Veterinarian Study Identifies Wellbeing Concerns
It’s long been known the veterinarian profession is one that is hard on the mental health of its practitioners. This large study, aimed at monitoring the wellbeing and mental health of U.S. veterinarians, was carried out by a team of researchers brought together by Merck Animal Health, and served as a follow-up to a similar study conducted in 2017. The goal of these surveys was to benchmark how U.S. vets feel compared to physicians and the general public. The research would also make way to examining several important issues such as burnout and suicidal ideation up close, and propose potential solutions. 20,000 randomly selected members of the American Veterinary Medical Association (AVMA) were reached out to. More than 2,800 complete responses were gathered, requiring, on average, just above 20 minutes each to complete.
The data suggest that veterinarian wellbeing is, on average, unchanged since 2017 — although there has been a rise in serious psychological distress among women veterinarians, and veterinarians in general exhibit higher levels of burnout than physicians, despite shorter working hours. The results also reveal that veterinarians are much more likely to think about suicide, and more than twice more likely to attempt suicide than members of the general public. Measured wellbeing was lowest among younger (18-34 years old) veterinarians. Besides age, low levels of wellbeing were also predicted by personalities scoring higher in neuroticism (see the Big Five Personality Test) and having higher student debt.
On the flip side, among the different veterinarians, farmed animal specialists seem to have it the best: besides higher average wellbeing levels, they were characterized with lower instances of serious psychological distresses. This subgroup of people expressed the highest level of satisfaction with the amount of leisure time they had, were more likely to be married, and recommended their friends and/or family to become veterinarians, too – more willingly so than the rest of their peers, 52% of whom were not inclined to recommend such a career path, a figure that hasn’t changed since 2017. Despite earning less than an average veterinarian, they also had the lowest student debts.
When asked to rate different aspects of their work, the respondents were most keen on taking pride in doing a good job and contributing to people’s lives. Besides that, the researchers outline the following predictors of high wellbeing among veterinarians:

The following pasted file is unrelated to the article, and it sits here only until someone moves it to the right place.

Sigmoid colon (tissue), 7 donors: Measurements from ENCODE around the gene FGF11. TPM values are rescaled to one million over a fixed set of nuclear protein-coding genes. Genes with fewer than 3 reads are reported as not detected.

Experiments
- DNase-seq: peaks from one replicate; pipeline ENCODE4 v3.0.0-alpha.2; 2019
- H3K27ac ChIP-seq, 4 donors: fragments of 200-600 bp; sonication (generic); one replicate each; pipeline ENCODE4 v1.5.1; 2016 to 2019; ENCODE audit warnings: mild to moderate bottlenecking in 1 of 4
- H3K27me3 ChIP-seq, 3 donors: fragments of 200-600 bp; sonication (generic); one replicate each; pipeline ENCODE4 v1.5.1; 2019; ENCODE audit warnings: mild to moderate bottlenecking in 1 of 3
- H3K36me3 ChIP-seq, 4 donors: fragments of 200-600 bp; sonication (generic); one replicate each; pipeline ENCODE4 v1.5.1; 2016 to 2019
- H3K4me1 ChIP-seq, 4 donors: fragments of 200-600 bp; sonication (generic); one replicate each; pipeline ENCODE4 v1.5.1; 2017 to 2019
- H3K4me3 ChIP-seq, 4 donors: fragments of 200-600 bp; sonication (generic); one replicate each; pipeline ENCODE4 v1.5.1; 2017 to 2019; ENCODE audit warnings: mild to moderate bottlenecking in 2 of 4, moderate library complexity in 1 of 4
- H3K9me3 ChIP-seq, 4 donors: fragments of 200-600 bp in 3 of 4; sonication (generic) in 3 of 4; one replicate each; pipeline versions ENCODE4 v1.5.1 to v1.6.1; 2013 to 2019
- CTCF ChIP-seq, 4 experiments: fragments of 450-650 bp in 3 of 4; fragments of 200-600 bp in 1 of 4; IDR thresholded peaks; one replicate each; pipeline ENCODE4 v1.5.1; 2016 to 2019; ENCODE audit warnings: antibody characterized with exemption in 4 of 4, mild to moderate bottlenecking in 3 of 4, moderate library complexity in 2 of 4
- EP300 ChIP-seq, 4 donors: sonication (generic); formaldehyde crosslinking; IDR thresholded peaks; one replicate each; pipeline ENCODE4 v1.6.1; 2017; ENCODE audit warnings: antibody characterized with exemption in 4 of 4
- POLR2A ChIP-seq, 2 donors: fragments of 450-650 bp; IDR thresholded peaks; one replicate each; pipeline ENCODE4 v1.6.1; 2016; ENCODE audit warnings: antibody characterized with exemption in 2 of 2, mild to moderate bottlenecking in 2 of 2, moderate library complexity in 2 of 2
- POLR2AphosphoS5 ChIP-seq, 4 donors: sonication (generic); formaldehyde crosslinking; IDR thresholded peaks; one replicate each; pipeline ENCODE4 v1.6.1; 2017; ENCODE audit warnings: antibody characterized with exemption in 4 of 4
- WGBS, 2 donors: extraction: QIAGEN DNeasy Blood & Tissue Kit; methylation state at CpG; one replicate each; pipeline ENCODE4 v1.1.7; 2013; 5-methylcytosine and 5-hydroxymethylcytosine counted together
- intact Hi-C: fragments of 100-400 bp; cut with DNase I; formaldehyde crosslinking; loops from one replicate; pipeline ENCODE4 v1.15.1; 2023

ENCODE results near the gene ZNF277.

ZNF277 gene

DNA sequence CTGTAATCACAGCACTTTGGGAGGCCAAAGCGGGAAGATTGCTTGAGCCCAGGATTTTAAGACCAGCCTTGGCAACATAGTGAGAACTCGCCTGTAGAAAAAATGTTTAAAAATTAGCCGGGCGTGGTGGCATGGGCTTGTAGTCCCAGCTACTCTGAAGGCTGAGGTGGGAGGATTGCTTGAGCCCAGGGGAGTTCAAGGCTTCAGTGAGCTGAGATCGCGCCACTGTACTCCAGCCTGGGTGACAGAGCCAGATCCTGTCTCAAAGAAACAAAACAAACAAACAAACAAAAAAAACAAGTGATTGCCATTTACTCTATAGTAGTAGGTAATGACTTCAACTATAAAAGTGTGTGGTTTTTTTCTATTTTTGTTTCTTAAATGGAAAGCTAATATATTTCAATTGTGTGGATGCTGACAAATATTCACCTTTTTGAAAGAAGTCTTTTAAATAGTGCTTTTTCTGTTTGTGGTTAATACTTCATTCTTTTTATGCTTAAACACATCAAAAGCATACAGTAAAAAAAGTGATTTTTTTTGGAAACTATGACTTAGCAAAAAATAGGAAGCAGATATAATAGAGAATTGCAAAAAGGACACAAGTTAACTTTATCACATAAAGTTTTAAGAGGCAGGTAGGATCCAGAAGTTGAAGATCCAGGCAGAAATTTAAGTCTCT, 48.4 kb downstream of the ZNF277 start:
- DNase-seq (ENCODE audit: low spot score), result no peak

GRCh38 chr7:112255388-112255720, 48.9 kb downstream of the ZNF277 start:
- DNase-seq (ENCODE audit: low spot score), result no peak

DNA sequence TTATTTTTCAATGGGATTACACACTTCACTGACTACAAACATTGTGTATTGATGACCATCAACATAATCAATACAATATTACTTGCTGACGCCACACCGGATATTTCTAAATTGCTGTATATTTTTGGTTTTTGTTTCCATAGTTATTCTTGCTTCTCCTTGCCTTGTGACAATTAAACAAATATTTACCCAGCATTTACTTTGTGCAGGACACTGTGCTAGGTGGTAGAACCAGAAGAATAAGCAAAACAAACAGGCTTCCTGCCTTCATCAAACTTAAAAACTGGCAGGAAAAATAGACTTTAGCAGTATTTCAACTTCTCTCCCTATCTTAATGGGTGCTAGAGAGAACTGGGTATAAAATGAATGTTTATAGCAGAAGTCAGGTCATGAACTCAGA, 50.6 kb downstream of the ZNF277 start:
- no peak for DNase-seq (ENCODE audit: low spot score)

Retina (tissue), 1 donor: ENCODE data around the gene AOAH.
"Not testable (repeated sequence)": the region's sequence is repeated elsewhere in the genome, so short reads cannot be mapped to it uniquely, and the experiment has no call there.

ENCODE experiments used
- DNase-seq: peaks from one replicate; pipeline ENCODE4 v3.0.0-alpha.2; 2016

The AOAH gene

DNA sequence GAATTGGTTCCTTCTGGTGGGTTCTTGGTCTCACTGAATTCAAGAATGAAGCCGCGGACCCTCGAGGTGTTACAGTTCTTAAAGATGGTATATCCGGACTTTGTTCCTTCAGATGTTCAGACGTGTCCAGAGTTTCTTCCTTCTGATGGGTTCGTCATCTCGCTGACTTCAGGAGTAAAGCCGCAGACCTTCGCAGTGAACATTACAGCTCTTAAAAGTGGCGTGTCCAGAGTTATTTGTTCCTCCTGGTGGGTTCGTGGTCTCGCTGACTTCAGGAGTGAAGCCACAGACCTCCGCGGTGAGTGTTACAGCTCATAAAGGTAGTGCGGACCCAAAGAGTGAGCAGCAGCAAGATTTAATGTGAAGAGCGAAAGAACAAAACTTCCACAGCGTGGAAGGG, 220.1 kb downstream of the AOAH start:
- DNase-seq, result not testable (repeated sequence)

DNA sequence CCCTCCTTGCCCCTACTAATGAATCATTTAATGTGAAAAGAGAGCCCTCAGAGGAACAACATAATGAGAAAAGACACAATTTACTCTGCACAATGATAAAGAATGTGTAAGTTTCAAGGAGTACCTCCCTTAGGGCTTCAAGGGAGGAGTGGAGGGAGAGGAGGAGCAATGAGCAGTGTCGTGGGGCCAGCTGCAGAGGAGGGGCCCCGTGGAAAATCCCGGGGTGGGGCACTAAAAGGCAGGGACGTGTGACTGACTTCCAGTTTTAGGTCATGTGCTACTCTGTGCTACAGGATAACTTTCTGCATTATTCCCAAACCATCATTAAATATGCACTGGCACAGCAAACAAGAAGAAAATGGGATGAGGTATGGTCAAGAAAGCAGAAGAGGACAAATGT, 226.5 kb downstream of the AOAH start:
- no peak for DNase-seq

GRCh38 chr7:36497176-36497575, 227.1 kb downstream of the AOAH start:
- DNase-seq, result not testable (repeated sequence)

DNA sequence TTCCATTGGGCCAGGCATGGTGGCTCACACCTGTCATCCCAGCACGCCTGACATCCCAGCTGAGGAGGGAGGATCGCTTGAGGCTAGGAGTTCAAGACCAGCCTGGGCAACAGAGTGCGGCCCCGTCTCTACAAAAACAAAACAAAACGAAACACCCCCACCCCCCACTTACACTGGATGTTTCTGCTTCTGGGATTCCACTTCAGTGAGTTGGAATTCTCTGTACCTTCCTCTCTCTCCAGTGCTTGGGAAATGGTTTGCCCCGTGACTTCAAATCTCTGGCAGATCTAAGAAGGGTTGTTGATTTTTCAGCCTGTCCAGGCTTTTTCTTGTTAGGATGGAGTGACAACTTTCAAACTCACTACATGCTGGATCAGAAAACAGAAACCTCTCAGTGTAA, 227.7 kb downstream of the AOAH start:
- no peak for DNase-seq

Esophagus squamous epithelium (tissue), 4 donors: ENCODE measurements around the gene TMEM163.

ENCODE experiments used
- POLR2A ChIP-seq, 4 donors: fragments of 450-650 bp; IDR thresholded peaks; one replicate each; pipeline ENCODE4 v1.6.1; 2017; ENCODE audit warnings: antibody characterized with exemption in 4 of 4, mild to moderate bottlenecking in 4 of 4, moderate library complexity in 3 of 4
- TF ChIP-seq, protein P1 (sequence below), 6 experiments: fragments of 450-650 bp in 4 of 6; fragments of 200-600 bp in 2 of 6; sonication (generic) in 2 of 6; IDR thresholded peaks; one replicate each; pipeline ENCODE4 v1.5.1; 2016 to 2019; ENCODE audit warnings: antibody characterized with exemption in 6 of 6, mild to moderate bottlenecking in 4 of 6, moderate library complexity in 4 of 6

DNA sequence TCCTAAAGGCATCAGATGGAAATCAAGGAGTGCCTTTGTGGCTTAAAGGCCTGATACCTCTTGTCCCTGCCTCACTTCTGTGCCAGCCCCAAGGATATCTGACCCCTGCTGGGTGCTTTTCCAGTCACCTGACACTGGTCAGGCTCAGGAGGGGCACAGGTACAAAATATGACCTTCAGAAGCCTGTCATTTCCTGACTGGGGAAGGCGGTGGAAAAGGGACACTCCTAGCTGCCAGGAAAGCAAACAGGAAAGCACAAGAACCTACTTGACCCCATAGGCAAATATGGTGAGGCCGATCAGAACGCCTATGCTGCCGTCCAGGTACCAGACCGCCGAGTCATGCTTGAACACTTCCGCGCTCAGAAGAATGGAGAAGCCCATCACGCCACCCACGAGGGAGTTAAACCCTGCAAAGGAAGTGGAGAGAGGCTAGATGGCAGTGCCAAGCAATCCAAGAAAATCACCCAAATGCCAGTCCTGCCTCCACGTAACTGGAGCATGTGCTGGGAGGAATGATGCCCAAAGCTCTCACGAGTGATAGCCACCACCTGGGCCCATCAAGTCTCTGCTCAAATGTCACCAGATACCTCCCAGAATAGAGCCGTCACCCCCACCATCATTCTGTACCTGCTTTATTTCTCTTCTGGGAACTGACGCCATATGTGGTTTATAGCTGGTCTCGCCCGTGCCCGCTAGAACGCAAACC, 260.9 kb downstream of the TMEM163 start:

- Enjoying one’s work
- Good work-life balance
- Spending time with friends and family
- An invigorating work environment
- Satisfaction with pay
Finally, psychological distress was least prevalent among respondents with a partner, stressing the value of close social relationships.
The researchers were glad to find a significant improvement in the perceived attitude towards people with mental illness, perhaps indicating less stigma among veterinarians. On the other hand, among those distressed, half did not receive any treatment. This has urged the researchers to look into potential solutions and present some: the authors encourage individuals to take out insurance covering mental health, take advantage of Employee Assistance Programs, utilize remotely available behavioral mental health solutions, try to attain a healthy work-life balance, and maintain good social relationships. The latter are consistently shown to be the strongest predictor of a happy life. Social media isn’t socializing, though, the researchers warn. Meanwhile, veterinarians, especially the younger professionals, should also consider consulting a Financial Planner.
Animal advocates will likely not be surprised to learn of the continuing challenges to the mental wellbeing of veterinarians, people who have the necessary knowledge and skills to practically help the animals we fight for. However, such data give insight into how they could be aided, and what kind of support they need the most.